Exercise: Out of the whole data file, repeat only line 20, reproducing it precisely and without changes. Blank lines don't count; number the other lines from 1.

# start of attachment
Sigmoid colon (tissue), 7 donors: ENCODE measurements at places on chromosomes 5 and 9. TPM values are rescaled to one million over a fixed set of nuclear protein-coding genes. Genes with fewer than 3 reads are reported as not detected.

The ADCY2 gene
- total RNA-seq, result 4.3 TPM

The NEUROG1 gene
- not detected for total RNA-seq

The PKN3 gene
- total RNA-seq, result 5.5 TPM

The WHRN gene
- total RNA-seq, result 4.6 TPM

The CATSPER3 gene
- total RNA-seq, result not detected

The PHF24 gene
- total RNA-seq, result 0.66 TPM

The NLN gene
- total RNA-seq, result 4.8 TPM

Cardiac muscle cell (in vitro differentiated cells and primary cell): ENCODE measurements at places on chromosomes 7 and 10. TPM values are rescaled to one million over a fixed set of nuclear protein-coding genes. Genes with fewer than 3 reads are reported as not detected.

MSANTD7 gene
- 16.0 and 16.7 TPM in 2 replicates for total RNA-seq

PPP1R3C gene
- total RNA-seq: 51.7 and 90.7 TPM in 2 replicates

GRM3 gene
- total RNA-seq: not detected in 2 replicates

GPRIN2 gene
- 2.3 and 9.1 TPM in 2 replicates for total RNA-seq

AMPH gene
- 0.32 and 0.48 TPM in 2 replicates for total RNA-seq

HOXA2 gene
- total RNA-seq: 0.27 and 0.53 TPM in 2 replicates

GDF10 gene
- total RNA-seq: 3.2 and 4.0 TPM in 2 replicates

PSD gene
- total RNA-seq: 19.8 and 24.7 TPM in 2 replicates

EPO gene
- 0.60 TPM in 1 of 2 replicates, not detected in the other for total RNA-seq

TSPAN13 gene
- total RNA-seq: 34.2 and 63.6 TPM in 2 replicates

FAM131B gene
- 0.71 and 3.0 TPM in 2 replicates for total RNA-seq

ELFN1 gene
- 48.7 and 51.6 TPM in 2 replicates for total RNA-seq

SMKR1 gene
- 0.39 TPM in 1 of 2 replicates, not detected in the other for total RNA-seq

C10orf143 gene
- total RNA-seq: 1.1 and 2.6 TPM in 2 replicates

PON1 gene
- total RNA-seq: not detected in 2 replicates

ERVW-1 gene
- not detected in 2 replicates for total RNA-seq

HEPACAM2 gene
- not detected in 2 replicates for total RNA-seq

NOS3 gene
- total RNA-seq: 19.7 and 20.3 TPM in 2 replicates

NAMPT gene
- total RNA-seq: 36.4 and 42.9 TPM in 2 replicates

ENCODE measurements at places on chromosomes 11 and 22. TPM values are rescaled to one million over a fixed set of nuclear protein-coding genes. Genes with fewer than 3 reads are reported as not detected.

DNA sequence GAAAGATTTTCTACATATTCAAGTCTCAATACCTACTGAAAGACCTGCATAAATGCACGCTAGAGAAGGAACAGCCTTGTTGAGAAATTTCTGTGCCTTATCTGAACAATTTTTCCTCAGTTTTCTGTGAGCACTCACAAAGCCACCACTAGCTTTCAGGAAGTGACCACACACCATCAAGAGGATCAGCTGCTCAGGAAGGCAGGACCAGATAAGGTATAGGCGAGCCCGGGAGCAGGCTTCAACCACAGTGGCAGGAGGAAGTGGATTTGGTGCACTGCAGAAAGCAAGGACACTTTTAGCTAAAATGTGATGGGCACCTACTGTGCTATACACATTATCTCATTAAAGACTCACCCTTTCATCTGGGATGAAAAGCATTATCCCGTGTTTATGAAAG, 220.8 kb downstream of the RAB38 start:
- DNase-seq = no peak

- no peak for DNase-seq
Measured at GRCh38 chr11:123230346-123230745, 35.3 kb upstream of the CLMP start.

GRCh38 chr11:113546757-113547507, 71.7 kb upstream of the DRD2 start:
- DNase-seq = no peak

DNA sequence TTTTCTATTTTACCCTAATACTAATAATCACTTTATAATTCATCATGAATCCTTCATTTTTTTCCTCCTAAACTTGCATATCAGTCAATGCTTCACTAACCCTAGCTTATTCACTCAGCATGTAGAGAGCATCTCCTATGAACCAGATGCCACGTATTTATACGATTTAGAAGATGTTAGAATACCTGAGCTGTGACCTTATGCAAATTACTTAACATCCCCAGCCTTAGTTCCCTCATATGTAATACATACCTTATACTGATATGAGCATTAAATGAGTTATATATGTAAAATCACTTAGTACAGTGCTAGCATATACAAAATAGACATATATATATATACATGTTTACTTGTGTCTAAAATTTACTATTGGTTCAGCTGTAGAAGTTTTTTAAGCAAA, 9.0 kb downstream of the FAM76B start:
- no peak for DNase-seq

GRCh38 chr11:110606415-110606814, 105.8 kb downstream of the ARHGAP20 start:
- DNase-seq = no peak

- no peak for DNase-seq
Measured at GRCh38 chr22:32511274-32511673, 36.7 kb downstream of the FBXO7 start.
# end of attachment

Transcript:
- total RNA-seq: 51.7 and 90.7 TPM in 2 replicates